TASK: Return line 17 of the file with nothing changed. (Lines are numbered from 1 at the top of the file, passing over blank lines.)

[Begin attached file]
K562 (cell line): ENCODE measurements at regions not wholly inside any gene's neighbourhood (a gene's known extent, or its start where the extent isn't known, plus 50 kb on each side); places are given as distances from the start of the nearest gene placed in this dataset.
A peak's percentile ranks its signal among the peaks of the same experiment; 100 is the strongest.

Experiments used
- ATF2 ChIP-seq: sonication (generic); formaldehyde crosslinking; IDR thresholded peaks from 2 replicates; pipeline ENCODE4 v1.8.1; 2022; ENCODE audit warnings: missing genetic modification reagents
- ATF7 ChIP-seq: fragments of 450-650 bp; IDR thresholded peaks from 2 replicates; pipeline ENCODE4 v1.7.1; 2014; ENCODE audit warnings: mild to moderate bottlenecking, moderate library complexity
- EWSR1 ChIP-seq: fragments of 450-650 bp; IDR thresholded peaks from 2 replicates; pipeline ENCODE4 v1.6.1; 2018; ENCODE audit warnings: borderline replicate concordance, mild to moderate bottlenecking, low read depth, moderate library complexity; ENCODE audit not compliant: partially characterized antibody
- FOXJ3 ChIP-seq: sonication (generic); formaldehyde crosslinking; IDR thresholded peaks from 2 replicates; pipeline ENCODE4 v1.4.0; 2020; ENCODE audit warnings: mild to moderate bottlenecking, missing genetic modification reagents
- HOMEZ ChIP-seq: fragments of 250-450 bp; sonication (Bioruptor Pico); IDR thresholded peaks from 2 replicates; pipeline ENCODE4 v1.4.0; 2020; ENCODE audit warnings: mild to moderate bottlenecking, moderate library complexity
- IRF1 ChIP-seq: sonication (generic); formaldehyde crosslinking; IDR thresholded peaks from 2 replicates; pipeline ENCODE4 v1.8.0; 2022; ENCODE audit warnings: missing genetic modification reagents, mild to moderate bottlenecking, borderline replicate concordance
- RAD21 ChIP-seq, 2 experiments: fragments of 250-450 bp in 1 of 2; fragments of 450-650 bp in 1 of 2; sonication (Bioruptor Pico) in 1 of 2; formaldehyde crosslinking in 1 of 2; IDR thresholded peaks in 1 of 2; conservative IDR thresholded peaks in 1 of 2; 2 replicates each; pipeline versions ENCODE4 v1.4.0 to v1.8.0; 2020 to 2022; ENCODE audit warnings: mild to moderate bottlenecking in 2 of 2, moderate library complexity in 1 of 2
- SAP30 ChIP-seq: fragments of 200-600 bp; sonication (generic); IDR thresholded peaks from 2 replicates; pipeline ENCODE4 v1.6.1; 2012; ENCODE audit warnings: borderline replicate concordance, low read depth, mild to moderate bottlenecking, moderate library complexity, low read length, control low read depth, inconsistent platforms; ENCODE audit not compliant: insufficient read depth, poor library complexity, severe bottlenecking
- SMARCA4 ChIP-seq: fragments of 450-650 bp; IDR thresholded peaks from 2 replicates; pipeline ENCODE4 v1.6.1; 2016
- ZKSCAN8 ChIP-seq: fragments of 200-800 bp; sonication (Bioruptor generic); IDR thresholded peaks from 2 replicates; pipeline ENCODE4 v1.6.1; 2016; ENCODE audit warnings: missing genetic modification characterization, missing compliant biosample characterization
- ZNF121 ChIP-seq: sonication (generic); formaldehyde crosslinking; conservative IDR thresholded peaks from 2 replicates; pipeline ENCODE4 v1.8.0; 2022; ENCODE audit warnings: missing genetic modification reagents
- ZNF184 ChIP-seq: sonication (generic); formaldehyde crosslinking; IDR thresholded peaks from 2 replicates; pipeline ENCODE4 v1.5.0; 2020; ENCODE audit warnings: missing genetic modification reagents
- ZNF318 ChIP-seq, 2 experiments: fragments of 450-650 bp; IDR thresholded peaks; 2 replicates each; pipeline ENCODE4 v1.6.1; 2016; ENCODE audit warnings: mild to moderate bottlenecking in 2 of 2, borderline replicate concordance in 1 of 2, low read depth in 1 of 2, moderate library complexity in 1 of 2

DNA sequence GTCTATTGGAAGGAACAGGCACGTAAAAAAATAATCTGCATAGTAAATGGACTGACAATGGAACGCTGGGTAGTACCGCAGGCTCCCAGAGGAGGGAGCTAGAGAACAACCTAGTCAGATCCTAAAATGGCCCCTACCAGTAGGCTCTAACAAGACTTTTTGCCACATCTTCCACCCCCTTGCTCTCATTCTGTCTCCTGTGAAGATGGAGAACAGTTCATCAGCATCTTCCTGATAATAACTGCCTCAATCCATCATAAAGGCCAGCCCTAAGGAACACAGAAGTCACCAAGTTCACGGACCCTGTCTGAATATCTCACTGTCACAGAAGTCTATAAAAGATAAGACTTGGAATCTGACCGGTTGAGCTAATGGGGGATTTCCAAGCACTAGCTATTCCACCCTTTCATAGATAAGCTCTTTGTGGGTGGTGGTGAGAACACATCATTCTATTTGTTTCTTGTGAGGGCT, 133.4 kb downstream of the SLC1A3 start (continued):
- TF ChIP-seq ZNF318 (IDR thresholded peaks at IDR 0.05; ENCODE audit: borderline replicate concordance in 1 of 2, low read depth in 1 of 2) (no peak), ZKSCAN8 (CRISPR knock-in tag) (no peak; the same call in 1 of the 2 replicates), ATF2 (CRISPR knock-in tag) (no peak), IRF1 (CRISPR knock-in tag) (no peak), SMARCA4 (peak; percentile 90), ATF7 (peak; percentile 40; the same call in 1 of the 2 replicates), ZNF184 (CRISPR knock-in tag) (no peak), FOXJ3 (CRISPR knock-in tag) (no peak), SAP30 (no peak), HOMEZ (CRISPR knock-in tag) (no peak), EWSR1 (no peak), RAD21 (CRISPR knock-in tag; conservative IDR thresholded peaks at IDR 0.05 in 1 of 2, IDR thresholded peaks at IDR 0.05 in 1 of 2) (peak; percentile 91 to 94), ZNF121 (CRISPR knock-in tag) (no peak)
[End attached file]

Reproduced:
DNA sequence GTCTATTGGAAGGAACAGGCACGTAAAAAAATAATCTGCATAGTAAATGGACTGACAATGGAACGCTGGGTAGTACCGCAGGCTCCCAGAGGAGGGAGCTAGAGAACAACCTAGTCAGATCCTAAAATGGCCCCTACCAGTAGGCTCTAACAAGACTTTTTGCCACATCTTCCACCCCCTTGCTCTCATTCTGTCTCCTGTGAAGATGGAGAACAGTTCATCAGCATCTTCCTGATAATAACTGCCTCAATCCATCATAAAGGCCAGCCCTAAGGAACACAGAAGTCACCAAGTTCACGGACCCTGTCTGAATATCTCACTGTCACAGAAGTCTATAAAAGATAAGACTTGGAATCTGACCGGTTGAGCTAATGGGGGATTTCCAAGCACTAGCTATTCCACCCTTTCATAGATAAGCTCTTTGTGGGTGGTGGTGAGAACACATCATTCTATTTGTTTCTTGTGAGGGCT, 133.4 kb downstream of the SLC1A3 start (continued):